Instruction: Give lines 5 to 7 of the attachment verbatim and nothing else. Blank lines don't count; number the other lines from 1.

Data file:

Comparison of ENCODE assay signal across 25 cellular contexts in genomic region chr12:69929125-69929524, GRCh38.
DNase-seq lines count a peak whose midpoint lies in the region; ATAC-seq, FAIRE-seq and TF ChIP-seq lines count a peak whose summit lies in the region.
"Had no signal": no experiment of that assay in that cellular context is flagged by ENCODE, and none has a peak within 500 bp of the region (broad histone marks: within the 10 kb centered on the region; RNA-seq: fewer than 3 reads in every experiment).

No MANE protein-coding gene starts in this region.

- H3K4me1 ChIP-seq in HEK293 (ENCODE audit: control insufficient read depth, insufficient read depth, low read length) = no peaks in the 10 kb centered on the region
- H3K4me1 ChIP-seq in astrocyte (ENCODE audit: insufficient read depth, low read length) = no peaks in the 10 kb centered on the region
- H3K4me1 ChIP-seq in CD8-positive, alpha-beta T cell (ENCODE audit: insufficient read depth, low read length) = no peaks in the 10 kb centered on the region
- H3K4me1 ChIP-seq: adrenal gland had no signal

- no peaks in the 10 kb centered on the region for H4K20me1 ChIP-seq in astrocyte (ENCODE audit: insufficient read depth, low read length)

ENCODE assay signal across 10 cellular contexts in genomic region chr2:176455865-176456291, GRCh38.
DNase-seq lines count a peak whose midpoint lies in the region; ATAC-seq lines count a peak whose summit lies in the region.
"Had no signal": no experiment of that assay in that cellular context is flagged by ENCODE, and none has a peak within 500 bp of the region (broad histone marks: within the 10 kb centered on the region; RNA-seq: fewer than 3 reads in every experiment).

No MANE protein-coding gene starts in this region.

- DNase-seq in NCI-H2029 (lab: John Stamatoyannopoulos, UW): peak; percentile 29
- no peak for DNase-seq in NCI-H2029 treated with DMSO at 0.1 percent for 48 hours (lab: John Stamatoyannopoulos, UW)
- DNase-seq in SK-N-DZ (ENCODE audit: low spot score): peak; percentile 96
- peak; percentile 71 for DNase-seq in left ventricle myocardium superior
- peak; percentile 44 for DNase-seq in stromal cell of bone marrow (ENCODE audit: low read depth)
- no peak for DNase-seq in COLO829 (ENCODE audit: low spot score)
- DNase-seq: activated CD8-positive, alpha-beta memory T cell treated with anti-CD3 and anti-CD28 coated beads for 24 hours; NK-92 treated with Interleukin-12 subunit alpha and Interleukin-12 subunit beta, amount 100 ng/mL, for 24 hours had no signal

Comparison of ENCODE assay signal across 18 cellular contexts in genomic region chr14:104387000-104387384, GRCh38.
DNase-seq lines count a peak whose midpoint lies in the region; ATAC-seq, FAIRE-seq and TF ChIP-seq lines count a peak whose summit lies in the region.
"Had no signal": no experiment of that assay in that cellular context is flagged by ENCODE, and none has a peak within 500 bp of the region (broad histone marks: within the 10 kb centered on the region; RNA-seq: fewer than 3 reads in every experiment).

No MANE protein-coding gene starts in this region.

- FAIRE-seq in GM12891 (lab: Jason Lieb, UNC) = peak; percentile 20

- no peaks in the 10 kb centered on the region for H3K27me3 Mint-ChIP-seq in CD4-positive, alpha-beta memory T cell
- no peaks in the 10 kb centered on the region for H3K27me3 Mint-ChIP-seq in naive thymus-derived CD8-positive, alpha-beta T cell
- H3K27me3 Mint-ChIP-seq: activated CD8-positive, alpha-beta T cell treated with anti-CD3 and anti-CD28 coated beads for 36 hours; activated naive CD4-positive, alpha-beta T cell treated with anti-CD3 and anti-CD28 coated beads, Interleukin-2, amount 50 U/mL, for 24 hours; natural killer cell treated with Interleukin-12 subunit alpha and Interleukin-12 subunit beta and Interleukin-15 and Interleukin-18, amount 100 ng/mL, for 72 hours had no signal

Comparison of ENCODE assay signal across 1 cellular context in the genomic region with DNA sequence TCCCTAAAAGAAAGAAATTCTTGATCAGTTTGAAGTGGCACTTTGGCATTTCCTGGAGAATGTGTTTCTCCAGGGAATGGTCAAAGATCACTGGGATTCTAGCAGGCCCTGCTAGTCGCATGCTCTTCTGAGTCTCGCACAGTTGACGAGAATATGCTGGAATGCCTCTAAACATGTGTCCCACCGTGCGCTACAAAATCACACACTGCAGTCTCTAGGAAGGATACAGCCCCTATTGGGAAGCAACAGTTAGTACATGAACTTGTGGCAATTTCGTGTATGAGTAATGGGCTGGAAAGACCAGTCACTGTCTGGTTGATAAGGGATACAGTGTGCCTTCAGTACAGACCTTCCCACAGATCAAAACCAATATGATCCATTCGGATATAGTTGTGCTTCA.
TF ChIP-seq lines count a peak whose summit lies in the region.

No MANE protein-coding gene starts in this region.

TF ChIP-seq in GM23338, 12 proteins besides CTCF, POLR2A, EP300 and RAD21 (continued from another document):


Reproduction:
- H3K4me1 ChIP-seq in HEK293 (ENCODE audit: control insufficient read depth, insufficient read depth, low read length) = no peaks in the 10 kb centered on the region
- H3K4me1 ChIP-seq in astrocyte (ENCODE audit: insufficient read depth, low read length) = no peaks in the 10 kb centered on the region
- H3K4me1 ChIP-seq in CD8-positive, alpha-beta T cell (ENCODE audit: insufficient read depth, low read length) = no peaks in the 10 kb centered on the region